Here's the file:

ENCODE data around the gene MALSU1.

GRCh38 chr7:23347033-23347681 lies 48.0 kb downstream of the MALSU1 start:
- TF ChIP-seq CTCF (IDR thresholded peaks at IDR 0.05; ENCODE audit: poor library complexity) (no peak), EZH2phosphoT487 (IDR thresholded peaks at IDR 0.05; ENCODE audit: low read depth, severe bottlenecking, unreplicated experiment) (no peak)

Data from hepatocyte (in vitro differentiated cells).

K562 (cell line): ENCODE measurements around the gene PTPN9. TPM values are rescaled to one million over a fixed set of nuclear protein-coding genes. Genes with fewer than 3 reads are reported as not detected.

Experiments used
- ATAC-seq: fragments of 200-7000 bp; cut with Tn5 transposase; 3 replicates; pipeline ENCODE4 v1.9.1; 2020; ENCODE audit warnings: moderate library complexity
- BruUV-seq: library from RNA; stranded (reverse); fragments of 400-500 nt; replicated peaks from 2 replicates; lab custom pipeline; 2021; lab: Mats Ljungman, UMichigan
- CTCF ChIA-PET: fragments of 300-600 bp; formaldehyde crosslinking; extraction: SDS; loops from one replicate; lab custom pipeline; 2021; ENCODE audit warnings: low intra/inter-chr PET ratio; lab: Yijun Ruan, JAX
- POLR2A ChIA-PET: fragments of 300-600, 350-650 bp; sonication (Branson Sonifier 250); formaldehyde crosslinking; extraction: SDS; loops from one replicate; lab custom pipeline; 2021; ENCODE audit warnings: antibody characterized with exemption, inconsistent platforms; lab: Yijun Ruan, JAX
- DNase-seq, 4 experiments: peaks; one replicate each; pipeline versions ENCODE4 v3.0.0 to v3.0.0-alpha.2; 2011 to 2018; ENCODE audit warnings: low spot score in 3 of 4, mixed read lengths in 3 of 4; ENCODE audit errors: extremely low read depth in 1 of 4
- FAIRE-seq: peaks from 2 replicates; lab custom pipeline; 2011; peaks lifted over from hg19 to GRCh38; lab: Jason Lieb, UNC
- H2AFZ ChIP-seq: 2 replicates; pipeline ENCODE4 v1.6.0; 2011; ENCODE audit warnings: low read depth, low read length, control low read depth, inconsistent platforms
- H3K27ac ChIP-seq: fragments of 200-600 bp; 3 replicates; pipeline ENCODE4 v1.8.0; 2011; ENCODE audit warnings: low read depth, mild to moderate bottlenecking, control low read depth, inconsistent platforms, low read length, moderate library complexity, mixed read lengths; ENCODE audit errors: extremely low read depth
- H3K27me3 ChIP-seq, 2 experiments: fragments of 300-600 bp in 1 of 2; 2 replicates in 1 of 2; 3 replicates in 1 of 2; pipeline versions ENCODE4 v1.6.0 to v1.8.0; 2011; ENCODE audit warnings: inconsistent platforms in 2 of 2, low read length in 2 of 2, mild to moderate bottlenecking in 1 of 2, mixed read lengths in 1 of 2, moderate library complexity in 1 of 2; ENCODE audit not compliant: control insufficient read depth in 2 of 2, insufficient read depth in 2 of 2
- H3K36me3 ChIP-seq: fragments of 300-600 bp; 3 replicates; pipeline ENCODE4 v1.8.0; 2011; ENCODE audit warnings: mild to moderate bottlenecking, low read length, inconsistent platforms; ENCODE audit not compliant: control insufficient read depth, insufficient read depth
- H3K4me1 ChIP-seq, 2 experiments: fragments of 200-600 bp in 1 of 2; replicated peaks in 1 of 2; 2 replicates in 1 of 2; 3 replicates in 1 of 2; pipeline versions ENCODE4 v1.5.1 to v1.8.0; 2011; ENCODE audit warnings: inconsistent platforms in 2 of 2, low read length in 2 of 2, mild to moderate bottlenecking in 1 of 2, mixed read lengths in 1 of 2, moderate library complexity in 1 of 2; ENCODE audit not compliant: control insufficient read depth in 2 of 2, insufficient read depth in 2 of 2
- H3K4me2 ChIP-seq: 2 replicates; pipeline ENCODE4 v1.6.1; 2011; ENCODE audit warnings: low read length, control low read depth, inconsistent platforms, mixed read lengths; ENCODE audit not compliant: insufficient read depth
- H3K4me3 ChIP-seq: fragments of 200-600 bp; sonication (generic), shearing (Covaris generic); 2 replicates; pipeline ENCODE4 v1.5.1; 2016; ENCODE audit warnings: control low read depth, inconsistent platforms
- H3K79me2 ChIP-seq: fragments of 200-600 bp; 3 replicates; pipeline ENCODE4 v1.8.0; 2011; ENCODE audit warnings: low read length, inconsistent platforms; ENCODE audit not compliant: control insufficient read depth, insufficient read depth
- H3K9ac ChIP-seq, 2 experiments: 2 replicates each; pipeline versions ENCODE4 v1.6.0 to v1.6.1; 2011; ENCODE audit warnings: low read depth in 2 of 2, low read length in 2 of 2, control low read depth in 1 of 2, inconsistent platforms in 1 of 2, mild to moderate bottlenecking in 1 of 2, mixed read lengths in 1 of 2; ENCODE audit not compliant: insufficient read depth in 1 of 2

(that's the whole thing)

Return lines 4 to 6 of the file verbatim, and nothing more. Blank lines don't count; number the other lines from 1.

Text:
Data from hepatocyte (in vitro differentiated cells).

K562 (cell line): ENCODE measurements around the gene PTPN9. TPM values are rescaled to one million over a fixed set of nuclear protein-coding genes. Genes with fewer than 3 reads are reported as not detected.

Experiments used